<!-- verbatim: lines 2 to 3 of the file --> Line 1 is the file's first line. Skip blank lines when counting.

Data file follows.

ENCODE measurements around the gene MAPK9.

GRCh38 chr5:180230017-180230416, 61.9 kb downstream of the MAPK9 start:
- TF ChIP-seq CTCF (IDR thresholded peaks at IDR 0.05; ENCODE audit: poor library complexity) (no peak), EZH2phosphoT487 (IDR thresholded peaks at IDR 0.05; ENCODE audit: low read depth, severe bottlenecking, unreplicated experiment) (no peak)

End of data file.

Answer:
GRCh38 chr5:180230017-180230416, 61.9 kb downstream of the MAPK9 start:
- TF ChIP-seq CTCF (IDR thresholded peaks at IDR 0.05; ENCODE audit: poor library complexity) (no peak), EZH2phosphoT487 (IDR thresholded peaks at IDR 0.05; ENCODE audit: low read depth, severe bottlenecking, unreplicated experiment) (no peak)